Overcoming the issues of Google Penguin

According to Benjamin Franklin, the only things that were certain in life were death and taxes. Had the great statesman been alive in this millennium, he would have surely added changes to search engine algorithms to the list.

About three weeks ago, Google rolled out the latest update to its search algorithm, code named Penguin. There is no definitive reason for the quirky naming convention that Google uses (the previous update was called Panda), but looking at the alternate name for the update – webspam algorithm update – we get a better idea of what is going on.

In a nutshell, SEO (Search Engine Optimization) falls into two camps – White Hat SEO and Black Hat SEO – the former is concerned with quality content, proper site architecture, and all-around goodness for the web going public; the later…not so much. It is more concerned with gaming the system and finding the easy, not-so-honest ways to rank high in search results. Penguin simply makes an attempt to clear out the Black Hat SEO that Google feels is prevalent on the web today.

Changes in the search algorithm always come with a healthy dose of ridicule and Penguin is no exception. A quick web search on Google Penguin returns scores of blog postings and articles from online marketers and webmasters who feel that maybe the world of SEO shouldn’t be so, well, black and white.

Google probably isn’t going to roll back the update and that is leaving lots of webmasters wondering how to reclaim the traffic they have lost and how to reduce their exposure to future updates. While the focus in the blogosphere regarding this issue seems to be on fixing bad SEO, which isn’t a bad thing, I want to take a different track and encourage you to revisit your acquisition strategy for website traffic, or develop one if should be the case.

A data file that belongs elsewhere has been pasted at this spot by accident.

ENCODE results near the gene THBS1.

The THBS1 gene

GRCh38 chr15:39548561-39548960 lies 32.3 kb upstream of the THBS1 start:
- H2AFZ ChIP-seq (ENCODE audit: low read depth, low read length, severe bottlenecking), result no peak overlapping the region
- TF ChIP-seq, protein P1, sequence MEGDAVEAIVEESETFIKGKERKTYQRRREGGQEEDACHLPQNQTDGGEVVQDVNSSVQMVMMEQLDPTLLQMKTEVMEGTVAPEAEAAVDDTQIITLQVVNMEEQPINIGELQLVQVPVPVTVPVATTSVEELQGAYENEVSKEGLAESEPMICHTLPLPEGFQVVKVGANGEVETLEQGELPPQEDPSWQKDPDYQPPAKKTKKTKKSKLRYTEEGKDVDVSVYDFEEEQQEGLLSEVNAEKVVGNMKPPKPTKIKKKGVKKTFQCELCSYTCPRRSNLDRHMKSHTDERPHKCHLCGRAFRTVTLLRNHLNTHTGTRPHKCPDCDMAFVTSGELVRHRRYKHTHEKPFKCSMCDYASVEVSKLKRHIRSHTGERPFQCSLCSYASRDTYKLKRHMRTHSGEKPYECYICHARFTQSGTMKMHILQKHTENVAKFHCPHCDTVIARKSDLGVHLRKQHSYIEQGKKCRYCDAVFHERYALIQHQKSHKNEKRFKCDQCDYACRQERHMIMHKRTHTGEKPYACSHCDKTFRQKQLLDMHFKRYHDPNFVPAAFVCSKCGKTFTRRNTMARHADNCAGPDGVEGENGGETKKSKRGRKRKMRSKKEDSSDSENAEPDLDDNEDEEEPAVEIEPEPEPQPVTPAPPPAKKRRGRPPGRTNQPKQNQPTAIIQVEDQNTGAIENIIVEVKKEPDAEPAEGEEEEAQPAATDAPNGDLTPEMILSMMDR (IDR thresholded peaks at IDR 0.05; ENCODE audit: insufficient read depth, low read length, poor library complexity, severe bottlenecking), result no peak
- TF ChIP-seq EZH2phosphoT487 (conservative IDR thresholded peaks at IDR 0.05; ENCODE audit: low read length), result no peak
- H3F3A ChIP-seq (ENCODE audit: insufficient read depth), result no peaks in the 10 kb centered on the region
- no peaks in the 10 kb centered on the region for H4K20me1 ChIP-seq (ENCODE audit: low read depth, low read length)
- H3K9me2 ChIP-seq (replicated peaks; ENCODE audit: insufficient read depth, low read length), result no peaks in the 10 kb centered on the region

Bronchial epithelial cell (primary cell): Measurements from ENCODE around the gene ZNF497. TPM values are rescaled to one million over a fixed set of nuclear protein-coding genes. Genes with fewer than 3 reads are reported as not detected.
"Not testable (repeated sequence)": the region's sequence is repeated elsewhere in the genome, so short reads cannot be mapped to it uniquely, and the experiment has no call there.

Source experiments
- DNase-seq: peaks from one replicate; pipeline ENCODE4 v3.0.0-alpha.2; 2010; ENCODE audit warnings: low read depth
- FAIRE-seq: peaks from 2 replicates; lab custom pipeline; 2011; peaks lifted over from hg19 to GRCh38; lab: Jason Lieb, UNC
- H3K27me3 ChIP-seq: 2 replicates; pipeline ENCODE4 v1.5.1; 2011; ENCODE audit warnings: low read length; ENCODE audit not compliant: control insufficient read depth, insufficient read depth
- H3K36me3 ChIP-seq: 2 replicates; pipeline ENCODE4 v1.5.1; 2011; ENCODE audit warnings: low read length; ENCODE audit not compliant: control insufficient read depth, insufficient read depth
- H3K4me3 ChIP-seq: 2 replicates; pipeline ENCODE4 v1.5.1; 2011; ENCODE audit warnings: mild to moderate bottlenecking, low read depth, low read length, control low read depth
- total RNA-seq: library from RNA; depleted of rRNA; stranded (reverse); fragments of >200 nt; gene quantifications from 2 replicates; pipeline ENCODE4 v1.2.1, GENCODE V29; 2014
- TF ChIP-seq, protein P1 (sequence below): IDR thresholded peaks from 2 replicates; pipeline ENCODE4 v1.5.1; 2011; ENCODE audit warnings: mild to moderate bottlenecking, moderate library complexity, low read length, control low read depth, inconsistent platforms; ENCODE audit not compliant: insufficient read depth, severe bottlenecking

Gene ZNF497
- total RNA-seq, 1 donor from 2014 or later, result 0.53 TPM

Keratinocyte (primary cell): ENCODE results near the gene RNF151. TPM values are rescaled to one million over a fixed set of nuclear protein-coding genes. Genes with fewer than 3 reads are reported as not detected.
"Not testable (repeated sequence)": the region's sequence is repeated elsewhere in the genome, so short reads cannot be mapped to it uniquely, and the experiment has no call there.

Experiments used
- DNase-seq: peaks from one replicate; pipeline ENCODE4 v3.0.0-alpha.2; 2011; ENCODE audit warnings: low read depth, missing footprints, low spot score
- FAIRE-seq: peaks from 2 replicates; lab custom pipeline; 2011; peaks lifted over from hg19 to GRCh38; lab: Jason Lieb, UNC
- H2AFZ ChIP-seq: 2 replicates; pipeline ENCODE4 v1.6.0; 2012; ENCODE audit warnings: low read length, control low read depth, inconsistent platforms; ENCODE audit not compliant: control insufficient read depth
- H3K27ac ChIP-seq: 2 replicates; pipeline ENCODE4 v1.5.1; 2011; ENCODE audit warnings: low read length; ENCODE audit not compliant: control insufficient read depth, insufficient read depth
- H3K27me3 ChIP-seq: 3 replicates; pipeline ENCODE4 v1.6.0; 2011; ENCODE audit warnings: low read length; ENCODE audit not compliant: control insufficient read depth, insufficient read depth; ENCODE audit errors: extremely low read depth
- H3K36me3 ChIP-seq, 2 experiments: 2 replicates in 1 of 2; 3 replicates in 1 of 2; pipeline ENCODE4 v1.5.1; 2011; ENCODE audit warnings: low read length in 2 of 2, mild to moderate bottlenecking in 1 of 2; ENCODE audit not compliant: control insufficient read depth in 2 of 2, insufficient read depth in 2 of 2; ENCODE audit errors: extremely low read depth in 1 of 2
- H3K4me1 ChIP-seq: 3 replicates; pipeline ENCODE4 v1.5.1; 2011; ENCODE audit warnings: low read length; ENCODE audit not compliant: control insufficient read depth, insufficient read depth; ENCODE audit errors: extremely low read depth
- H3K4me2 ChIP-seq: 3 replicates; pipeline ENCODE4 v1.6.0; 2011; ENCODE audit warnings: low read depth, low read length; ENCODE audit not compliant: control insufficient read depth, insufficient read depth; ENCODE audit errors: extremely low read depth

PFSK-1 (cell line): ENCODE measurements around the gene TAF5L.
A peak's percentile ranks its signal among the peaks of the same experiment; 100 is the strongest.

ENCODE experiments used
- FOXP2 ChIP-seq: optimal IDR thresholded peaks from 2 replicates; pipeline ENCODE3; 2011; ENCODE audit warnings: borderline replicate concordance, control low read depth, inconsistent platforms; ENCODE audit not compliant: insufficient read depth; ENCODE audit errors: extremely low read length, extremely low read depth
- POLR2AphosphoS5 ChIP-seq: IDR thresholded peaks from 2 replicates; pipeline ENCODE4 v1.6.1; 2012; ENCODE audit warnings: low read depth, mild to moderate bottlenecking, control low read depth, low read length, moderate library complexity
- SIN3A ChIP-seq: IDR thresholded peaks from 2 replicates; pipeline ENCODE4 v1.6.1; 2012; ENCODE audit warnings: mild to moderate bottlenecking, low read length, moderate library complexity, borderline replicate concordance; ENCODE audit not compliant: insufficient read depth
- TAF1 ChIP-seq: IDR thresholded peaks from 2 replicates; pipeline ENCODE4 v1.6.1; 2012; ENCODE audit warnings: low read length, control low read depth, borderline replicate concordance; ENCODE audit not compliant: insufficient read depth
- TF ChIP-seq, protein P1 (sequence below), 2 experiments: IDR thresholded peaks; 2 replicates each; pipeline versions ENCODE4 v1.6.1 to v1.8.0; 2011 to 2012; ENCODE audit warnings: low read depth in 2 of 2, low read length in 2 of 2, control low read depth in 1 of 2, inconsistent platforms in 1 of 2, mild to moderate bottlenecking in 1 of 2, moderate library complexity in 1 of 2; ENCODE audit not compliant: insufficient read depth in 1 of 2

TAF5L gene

Website traffic, much like an investment portfolio, is best when diversified. The key is in striking a proper balance between traffic you purposely lead to your site and traffic that is trying to find the particular product or service you offer. If changes to the search algorithm are beating you up and causing your traffic numbers to drastically fall off, that may be an indication that you are relying too heavily on search and not putting enough emphasis on acquiring traffic through other sources.

Avinash Kaushik, Google’s Digital Marketing Evangelist and one of the most respected authorities on the subject of digital marketing analysis, suggests the following broad guidelines for traffic acquisition, i.e., this is what we should aspire to:

  • 40-50% from search traffic
  • 20% from direct traffic
  • 20-30% from referrals
  • 10% from campaigns

Again, these are broad recommendations that aren’t meant to fit everyone’s business model or acquisition strategy, but rather a baseline to build from. The key is to avoid limiting your traffic to one or two sources.

I offer Kaushik’s recommendation because his primary reasoning behind the 40-50% range on search traffic is to limit your site’s exposure to changes in the search algorithm. In a simpler context: if you are relying on search engines to do all the work and be the sole provider of visitors to your website, you need to prepare yourself for some serious frustration and disappointment. Even if you are able to build heavy traffic from search alone, simple changes to the algorithm will magnify negative effects and major changes can and most likely will be disastrous.

Take the time to use your site’s analytics platform and look at the traffic data to get a good understanding of where visitors are coming from. If your numbers aren’t in balance then ask yourself the following questions: Are you developing compelling content that is in line with what your search traffic is looking for? Are you leveraging social media as a means to engage your audience and acquire referral traffic? Are you using more traditional forms of marketing to drive direct traffic and/or promoting your site via campaigns?

With the answer to these questions comes the realization that website optimization isn’t an easy task; it isn’t something that you do once and then sit back and watch the traffic roll in. The very use of the term “optimization” suggests that it is an involved and ongoing process that is, ideally, in a constant state of flux. One of the first steps in the process is not only knowing your visitors, but maybe more importantly, knowing what they are telling you by the data their visits leave behind.

About Michael D. Wailes

Born and raised in Northern Colorado.